Is highlighting pure and perfect heroes the best strategy for Poles? Is it the only strategy? Or are other approaches to stereotyping, and to all of Polish identity, available? Are these alternate strategies underused by Polish organizations? If so, why? What have we got to be afraid of?
Alex Storozynski, president of the Kosciuszko Foundation, America’s most prominent Polish-American organization, delivered the introductory lecture of the Jagiellonian University Summer School on July 4, 2011 in the historic aula of the Collegium Novum. Previous addresses had been delivered by Nobel-Prize-winner Czeslaw Milosz, and Academy-Award-winner Andrzej Wajda. Jan Matejko’s painting of Copernicus’ “Conversation with God” hangs in the aula, and this is where Nazis rounded up Jagiellonian University professors to send them to the Dachau and Sachsenhausen concentration camps.
|Collegium Novum Aula source
Purely by chance, I was seated right next to President Storozynski during his lecture. He appeared to be using no notes, which is an impressive feat, for a lengthy, fact-filled talk that had to, and did, mesh seamlessly with his slide show. The topic of Storozynski’s talk was Tadeusz Kosciuszko. The talk provided the listener with many interesting details about Kosciuszko’s amazing life and admirable work.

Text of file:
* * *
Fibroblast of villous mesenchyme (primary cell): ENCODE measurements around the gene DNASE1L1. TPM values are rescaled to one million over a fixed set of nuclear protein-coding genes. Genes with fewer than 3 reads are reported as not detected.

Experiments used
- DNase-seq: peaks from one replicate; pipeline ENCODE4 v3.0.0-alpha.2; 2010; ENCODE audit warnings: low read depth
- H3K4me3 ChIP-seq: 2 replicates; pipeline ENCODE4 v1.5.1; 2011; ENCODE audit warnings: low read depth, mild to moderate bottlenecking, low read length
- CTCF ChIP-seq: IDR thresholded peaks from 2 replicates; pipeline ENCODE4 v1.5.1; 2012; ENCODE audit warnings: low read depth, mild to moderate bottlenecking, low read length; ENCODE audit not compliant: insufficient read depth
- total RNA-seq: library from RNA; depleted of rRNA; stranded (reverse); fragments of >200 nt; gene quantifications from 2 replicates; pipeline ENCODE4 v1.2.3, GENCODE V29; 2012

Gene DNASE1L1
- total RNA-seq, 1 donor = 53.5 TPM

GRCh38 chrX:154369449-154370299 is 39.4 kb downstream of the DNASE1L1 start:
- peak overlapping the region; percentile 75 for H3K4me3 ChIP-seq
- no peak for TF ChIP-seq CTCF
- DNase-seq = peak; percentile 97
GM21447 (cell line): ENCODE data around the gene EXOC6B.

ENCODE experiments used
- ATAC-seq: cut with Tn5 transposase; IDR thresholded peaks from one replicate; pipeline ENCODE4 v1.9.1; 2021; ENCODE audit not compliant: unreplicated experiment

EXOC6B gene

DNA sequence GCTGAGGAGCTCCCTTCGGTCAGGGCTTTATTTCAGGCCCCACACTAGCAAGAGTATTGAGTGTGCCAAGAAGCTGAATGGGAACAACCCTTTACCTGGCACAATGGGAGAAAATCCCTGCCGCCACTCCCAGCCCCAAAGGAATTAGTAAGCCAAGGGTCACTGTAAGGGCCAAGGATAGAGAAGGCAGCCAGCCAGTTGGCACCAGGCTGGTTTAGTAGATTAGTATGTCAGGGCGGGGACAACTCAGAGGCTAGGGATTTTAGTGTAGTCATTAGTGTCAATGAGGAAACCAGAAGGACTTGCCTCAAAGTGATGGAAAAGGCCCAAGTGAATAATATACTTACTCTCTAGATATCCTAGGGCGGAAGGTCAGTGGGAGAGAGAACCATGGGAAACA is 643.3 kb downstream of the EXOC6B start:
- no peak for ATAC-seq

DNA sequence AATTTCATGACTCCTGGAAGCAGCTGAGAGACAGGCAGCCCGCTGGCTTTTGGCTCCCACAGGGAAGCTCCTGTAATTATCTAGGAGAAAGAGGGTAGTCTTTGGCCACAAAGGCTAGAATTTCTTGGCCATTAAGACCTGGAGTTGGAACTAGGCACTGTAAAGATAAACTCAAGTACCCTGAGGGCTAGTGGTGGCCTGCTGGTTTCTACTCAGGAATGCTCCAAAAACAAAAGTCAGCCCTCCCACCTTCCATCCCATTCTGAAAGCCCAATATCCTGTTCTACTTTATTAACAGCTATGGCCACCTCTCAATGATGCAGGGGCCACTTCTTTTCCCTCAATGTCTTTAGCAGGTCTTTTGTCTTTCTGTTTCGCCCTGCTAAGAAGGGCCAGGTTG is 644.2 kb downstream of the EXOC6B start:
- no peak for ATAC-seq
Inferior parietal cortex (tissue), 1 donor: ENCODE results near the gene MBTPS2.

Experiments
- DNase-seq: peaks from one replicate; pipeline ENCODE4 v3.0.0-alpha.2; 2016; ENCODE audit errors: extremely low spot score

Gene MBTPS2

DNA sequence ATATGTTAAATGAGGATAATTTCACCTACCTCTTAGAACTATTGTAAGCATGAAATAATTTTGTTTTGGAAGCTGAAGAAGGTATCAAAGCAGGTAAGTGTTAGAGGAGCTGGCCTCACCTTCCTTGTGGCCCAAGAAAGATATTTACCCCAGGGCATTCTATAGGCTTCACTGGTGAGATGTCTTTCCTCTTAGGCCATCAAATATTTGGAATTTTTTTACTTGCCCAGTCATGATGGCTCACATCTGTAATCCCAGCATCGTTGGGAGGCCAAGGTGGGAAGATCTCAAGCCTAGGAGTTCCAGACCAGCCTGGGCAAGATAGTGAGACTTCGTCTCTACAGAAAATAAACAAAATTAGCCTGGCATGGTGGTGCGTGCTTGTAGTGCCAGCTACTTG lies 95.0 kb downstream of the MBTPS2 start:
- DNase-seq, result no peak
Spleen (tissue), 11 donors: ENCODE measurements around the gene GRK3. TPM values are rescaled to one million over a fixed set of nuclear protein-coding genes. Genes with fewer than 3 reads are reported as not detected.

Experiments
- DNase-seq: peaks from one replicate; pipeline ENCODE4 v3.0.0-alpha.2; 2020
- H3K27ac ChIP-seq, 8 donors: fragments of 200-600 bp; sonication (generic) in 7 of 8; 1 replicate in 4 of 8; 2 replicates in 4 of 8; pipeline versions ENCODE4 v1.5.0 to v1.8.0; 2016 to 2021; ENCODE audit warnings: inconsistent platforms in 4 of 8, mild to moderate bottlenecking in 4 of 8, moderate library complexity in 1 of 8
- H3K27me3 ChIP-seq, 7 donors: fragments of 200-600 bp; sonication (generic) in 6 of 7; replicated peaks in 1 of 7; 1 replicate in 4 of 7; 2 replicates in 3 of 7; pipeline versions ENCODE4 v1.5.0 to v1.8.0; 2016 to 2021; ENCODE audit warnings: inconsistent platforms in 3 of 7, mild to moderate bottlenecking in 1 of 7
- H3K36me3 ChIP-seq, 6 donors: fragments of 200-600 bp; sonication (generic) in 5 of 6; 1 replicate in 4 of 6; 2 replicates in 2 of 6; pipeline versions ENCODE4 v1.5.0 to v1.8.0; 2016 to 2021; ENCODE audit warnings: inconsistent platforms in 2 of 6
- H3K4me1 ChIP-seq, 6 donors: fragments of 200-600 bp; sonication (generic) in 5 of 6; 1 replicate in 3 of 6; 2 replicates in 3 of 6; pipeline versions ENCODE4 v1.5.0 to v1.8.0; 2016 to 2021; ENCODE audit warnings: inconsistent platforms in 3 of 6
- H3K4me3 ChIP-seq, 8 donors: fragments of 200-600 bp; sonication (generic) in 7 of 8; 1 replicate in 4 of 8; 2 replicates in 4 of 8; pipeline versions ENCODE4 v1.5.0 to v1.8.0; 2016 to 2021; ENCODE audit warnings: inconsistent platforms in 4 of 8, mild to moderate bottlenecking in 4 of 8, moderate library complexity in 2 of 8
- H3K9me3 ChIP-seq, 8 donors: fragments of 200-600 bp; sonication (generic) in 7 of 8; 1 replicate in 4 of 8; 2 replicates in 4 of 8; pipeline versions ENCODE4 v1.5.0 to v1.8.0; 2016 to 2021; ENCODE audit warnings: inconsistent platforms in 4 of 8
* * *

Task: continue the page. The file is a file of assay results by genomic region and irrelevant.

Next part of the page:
After the talk was over, I realized that it could have been fully comprehended by a student in fifth grade. I also realized that though the talk addressed profound issues of war and peace, oppression and domination, slavery and freedom, and life and death, it was so soothing it could have been told as a bedtime story. Finally I realized that Kosciuszko was depicted as flawless. He never suffered a dark night of the soul. He never so much as farted.
These are all good things, very good things. Polonia needs educational, inspirational, and fact-filled material that is easily accessible to the widest possible audience. That’s exactly what this talk was. So far so good. Very good.
Here’s why this is worth talking about, and here is the issue Polonia must overcome if it wants ever to gain enough strength to eliminate the Bieganski, Brute Polak stereotype.
Some Polonians insist that the “bedtime story for a fifth grader about a flawless, uncomplicated knight on horseback” is the *only* way to tell the Polish story. Our only characters are knights and fair damsels in distress – not peasants, not coal miners, not cleaning women. Our only appropriate group function is a Chopin concert or a debutante ball, not a poetry reading – by a struggling poet, not a Nobel-Prize-winning one – or a labor union meeting. Our only appropriate religious orientation is Catholic, not Jewish, or, heaven forfend, atheist. Our only appropriate leader is a middle aged man, not a woman, not a young person, not – now this is going too far! – an openly gay person.